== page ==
East Lothian Council

Spending plans deliver for East Lothian in face of significant funding pressures

Published Tuesday 13th February 18

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East Lothian Council has agreed a budget for 2018/19 focused on helping children achieve their potential, supporting vulnerable people and building the local economy.

In an increasingly challenging financial environment, the council faces multiple spending pressures at a time of unprecedented population growth, new policy obligations on the council, inflationary costs and increased demand for services.

Over 72% of the council’s income is made up of grants from central government. Despite late adjustments to the original funding settlement for Scotland’s local authorities, these pressures have left East Lothian Council with a funding shortfall in 2018/19, with total savings to be delivered next year amounting to £3.7 million. Further savings of £5.3 million are expected to required across the following two years.

As a result, the council is having to reduce costs in some services and look for new ways of raising income.

Council tax – which provides just over 20% of the local authority’s income – will rise by 3% from April (the maximum allowable by the Scottish Government). This is just the second increase in the last 10 years.

In the face of these challenges, the council will continue to focus on its priorities and maintain the highest possible quality of services. This includes:

  • Additional investment in adult social care, children’s wellbeing, school lunch clubs
  • Investment in schools arising from increasing numbers of pupils
  • A £263 million package of capital investment over five years in new or expanded schools, improvements to community facilities and local infrastructure including roads.
  • Around £157 million for new affordable and council housing, as well as extensions and modernisations.

The council has been able to remove all of the unallocated service reduction targets which appeared in the draft Administration budget, as well as removing a number of other proposed savings such as a review of its Additional Support for Learning (ASL) provision.

In an effort to secure reductions with minimal impact upon services, the council will continue its transformational change programme, looking at new ways of working and opportunities for income generation/commercialisation.

Some of the other ways in which the council is seeking to make savings or raise additional revenue include a 10p increase to charges for school meals to bring them in line with the national average, reviewing nursery staff provision and introducing charges for instrumental music tuition in schools (concessions will be applied).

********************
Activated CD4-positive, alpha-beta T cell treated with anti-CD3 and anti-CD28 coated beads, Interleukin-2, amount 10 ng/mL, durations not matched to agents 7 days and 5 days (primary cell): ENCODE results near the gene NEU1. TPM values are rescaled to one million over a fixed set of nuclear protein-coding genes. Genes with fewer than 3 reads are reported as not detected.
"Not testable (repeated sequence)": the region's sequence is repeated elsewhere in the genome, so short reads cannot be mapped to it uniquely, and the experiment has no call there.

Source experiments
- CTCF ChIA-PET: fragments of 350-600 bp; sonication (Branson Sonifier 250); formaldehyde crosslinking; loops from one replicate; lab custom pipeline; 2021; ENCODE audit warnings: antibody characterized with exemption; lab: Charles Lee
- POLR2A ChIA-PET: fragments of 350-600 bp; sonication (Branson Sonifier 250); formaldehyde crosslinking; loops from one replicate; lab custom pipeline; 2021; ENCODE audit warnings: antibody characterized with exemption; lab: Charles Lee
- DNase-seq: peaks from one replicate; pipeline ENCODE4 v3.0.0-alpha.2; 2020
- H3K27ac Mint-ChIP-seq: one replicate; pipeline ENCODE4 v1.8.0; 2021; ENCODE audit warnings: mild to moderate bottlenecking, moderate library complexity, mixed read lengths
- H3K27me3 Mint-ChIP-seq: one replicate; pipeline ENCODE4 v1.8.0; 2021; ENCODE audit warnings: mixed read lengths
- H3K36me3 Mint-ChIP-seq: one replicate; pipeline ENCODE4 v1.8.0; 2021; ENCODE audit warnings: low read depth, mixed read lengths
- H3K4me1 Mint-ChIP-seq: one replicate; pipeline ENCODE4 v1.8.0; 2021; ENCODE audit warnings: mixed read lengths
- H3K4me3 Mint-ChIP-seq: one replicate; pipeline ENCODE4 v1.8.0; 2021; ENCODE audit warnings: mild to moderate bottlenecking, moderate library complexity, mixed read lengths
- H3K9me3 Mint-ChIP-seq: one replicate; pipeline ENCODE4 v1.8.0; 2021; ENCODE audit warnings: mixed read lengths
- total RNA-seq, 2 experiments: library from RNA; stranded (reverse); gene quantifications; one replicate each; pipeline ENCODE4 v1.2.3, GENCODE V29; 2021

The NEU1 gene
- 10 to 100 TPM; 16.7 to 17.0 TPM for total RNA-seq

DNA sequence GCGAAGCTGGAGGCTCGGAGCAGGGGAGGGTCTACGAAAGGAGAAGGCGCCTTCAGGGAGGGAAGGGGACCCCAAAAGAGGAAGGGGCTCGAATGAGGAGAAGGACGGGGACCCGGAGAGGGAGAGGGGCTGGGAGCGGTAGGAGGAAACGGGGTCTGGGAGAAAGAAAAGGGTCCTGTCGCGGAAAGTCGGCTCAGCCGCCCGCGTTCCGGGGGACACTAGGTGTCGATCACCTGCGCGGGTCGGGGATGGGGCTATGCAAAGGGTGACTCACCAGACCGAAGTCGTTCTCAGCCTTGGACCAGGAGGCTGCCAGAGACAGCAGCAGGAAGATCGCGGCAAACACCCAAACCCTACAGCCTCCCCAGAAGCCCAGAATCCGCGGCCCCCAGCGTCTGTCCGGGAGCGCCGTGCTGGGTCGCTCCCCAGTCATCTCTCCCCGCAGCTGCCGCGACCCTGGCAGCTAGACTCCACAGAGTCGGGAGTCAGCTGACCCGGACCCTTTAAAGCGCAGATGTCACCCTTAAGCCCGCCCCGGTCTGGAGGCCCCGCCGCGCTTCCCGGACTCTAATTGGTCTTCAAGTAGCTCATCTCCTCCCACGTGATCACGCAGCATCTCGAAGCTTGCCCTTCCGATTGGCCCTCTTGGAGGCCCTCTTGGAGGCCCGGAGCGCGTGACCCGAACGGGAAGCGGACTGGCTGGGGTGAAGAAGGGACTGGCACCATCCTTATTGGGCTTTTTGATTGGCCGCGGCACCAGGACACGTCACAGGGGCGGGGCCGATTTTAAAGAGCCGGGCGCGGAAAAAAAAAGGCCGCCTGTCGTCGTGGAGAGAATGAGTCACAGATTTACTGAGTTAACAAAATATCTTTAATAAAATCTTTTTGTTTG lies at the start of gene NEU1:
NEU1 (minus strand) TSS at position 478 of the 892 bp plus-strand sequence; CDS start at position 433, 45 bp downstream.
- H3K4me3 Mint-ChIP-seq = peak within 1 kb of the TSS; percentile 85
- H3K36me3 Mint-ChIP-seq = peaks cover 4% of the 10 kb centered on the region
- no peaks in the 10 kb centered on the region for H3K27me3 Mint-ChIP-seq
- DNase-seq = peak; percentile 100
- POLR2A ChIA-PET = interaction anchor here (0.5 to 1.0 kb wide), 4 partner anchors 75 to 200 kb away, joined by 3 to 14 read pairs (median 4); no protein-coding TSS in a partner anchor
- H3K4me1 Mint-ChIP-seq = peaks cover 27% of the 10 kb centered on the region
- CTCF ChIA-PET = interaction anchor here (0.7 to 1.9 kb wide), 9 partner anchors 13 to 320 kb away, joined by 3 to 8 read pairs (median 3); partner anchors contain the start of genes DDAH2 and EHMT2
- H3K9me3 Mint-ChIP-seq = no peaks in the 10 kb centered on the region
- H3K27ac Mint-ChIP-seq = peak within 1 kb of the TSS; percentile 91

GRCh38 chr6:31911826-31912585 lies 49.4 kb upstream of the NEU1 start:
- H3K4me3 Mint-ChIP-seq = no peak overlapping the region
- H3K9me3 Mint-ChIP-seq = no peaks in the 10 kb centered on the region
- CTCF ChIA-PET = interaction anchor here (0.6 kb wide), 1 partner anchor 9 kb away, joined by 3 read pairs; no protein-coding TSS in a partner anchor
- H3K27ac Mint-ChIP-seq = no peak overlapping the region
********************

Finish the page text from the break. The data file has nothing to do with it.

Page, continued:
While the council would prefer to maintain adult wellbeing charges at lower levels, these will move towards national averages to help ensure that services are provided at the maximum possible level. The council will also maintain an appropriate concessionary travel scheme.

Depute Council Leader Norman Hampshire said:

“This is a budget which seeks to maintain the highest possible quality of services for the communities of East Lothian – in the face of mounting financial pressures, constraints and controls.

“In recent years, we have defended and protected the valuable public services upon which so many people locally depend. We have worked hard to help children achieve their potential, support older and vulnerable people, enhance the environment and build the local economy. These rightly continue to be our priorities.

“Scotland’s councils operate in an increasing challenging financial climate. In East Lothian, we have significant population growth, new policy obligations arising from national commitments, inflationary costs and increased demand for services.

“Over 72% of our funding is made up directly of Scottish Government grants. While there have been late amendments to 2018/19’s funding package, these fall well short of what is required. On top of this, a cap has been imposed on the amount of council tax income which we can raise. It means we have a real terms reduction in funding available and the requirement for us to deliver savings of around £9 million over the next three years.

“This has forced us to look for ways of reducing costs with minimal impact or raising additional income – doing things differently; doing more for less.

“In November, we launched a consultation and around 1,000 people told us about their priorities. We then presented draft plans and have sought to build consensus for a budget which protects services as far as possible.

“We have identified additional expenditure for adult social care, children’s services and school lunch clubs. We have identified significant resources for education and will be investing in improved community and sporting facilities, local infrastructure, roads and the economy. And we have earmarked £157 million for new affordable and council housing and modernisations.

“With funding squeezed and new demands/pressures, we will face more tough choices in the years ahead. That’s why we’re continuing to look at new ways of working and opportunities for income generation.

“Our priority is to continue protecting services as far as possible, while continuing the journey towards an even more prosperous, safe and sustainable East Lothian, that enables all of our people and communities to flourish.”

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